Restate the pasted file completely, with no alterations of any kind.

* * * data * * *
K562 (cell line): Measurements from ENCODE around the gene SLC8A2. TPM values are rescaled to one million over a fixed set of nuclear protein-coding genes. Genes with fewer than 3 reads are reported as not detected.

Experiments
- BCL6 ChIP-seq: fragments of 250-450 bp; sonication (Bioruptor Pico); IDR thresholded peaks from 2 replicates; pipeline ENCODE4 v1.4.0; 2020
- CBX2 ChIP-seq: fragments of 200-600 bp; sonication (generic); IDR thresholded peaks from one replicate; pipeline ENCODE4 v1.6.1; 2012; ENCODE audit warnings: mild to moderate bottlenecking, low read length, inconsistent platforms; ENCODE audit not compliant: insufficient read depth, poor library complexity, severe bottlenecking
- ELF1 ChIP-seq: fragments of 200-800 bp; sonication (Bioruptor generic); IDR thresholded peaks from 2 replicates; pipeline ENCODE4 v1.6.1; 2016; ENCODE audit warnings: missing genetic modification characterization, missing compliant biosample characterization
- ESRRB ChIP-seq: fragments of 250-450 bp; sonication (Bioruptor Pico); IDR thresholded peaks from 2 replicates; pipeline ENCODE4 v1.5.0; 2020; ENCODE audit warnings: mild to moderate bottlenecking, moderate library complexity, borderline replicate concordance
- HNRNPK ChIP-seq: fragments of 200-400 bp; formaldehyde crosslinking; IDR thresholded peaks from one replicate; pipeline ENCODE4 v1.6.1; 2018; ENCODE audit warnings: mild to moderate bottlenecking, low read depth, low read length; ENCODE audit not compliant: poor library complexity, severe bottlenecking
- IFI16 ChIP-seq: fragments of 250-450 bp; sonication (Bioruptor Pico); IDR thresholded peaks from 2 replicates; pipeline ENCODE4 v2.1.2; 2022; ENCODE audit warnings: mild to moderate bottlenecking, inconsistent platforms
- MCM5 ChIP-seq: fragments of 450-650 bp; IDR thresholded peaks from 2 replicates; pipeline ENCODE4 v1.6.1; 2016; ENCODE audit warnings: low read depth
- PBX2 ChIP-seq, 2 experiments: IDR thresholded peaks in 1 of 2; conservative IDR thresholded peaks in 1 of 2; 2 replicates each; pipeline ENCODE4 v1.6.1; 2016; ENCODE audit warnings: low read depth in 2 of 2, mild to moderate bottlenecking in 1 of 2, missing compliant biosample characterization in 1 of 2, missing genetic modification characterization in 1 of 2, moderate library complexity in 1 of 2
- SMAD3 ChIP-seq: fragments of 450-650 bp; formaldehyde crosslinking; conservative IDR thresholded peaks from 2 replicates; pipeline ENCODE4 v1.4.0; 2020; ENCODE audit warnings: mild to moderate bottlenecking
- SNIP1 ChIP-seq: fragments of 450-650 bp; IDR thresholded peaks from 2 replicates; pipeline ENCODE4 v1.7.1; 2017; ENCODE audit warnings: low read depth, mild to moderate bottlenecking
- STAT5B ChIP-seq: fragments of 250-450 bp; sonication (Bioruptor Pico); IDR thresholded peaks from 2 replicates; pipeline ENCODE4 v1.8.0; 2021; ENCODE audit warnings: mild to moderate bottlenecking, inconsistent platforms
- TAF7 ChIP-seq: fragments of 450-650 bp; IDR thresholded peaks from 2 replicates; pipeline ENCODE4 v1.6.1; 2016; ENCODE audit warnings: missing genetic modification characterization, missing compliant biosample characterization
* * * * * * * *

K562 (cell line): Measurements from ENCODE around the gene SLC8A2. TPM values are rescaled to one million over a fixed set of nuclear protein-coding genes. Genes with fewer than 3 reads are reported as not detected.

Experiments
- BCL6 ChIP-seq: fragments of 250-450 bp; sonication (Bioruptor Pico); IDR thresholded peaks from 2 replicates; pipeline ENCODE4 v1.4.0; 2020
- CBX2 ChIP-seq: fragments of 200-600 bp; sonication (generic); IDR thresholded peaks from one replicate; pipeline ENCODE4 v1.6.1; 2012; ENCODE audit warnings: mild to moderate bottlenecking, low read length, inconsistent platforms; ENCODE audit not compliant: insufficient read depth, poor library complexity, severe bottlenecking
- ELF1 ChIP-seq: fragments of 200-800 bp; sonication (Bioruptor generic); IDR thresholded peaks from 2 replicates; pipeline ENCODE4 v1.6.1; 2016; ENCODE audit warnings: missing genetic modification characterization, missing compliant biosample characterization
- ESRRB ChIP-seq: fragments of 250-450 bp; sonication (Bioruptor Pico); IDR thresholded peaks from 2 replicates; pipeline ENCODE4 v1.5.0; 2020; ENCODE audit warnings: mild to moderate bottlenecking, moderate library complexity, borderline replicate concordance
- HNRNPK ChIP-seq: fragments of 200-400 bp; formaldehyde crosslinking; IDR thresholded peaks from one replicate; pipeline ENCODE4 v1.6.1; 2018; ENCODE audit warnings: mild to moderate bottlenecking, low read depth, low read length; ENCODE audit not compliant: poor library complexity, severe bottlenecking
- IFI16 ChIP-seq: fragments of 250-450 bp; sonication (Bioruptor Pico); IDR thresholded peaks from 2 replicates; pipeline ENCODE4 v2.1.2; 2022; ENCODE audit warnings: mild to moderate bottlenecking, inconsistent platforms
- MCM5 ChIP-seq: fragments of 450-650 bp; IDR thresholded peaks from 2 replicates; pipeline ENCODE4 v1.6.1; 2016; ENCODE audit warnings: low read depth
- PBX2 ChIP-seq, 2 experiments: IDR thresholded peaks in 1 of 2; conservative IDR thresholded peaks in 1 of 2; 2 replicates each; pipeline ENCODE4 v1.6.1; 2016; ENCODE audit warnings: low read depth in 2 of 2, mild to moderate bottlenecking in 1 of 2, missing compliant biosample characterization in 1 of 2, missing genetic modification characterization in 1 of 2, moderate library complexity in 1 of 2
- SMAD3 ChIP-seq: fragments of 450-650 bp; formaldehyde crosslinking; conservative IDR thresholded peaks from 2 replicates; pipeline ENCODE4 v1.4.0; 2020; ENCODE audit warnings: mild to moderate bottlenecking
- SNIP1 ChIP-seq: fragments of 450-650 bp; IDR thresholded peaks from 2 replicates; pipeline ENCODE4 v1.7.1; 2017; ENCODE audit warnings: low read depth, mild to moderate bottlenecking
- STAT5B ChIP-seq: fragments of 250-450 bp; sonication (Bioruptor Pico); IDR thresholded peaks from 2 replicates; pipeline ENCODE4 v1.8.0; 2021; ENCODE audit warnings: mild to moderate bottlenecking, inconsistent platforms
- TAF7 ChIP-seq: fragments of 450-650 bp; IDR thresholded peaks from 2 replicates; pipeline ENCODE4 v1.6.1; 2016; ENCODE audit warnings: missing genetic modification characterization, missing compliant biosample characterization